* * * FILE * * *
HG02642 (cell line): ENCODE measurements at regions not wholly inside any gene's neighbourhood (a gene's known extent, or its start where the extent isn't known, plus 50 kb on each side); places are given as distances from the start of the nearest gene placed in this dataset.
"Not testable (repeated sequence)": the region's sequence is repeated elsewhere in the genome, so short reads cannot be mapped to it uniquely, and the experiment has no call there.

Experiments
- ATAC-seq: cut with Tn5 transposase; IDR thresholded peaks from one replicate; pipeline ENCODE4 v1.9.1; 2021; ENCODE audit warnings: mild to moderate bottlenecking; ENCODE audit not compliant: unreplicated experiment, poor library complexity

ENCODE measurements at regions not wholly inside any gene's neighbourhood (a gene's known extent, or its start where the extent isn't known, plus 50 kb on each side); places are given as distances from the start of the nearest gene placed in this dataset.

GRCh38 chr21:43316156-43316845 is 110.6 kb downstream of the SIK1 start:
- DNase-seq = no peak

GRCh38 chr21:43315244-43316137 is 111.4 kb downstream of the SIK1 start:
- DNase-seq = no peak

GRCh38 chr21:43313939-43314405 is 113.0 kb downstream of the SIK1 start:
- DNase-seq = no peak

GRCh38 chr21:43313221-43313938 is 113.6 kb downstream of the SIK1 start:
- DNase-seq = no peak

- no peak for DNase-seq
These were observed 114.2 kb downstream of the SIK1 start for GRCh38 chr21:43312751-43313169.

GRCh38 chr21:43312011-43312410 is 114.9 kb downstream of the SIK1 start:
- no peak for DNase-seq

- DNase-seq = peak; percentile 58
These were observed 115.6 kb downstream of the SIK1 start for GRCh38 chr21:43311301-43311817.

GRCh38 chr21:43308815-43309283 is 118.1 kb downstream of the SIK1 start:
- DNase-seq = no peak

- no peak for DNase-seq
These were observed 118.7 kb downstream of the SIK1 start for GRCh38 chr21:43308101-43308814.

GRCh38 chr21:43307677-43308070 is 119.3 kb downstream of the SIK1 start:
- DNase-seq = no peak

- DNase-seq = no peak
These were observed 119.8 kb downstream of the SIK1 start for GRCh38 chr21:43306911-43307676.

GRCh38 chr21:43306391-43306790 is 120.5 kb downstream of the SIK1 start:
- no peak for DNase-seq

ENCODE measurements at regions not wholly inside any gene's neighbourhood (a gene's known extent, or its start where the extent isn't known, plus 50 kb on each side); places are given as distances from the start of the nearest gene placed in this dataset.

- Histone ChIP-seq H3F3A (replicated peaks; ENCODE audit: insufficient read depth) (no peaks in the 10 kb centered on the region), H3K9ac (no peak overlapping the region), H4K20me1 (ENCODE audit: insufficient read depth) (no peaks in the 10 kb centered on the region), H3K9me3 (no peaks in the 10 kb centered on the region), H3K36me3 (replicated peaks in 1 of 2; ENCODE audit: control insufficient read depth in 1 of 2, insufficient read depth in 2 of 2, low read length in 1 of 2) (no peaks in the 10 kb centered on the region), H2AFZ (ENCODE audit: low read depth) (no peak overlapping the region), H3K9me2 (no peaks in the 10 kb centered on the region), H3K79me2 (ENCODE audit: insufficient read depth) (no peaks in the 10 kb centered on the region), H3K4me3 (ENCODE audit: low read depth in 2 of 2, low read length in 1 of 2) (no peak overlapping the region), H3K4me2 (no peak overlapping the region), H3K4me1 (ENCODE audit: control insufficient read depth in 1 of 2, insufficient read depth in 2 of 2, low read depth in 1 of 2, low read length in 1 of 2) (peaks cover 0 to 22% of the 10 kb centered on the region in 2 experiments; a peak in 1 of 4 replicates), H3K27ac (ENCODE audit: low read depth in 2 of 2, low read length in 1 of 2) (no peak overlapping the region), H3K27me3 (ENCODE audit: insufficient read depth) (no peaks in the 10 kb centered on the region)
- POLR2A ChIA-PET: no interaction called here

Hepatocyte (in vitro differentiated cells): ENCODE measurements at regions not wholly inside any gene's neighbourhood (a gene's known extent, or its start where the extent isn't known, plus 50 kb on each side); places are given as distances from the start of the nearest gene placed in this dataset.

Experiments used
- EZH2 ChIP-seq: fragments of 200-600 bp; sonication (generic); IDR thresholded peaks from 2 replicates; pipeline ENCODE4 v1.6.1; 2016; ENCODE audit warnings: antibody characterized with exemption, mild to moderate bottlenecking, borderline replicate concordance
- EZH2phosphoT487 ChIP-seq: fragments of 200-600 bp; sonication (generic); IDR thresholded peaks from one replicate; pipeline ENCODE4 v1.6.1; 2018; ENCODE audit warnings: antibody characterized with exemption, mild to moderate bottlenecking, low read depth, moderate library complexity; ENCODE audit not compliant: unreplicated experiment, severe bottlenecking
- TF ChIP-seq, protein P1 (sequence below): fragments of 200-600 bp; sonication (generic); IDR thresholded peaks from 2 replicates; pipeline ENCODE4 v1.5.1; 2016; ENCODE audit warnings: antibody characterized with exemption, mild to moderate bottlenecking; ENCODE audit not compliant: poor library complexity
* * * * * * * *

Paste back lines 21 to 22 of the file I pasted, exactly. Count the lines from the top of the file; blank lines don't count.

- DNase-seq = no peak

- no peak for DNase-seq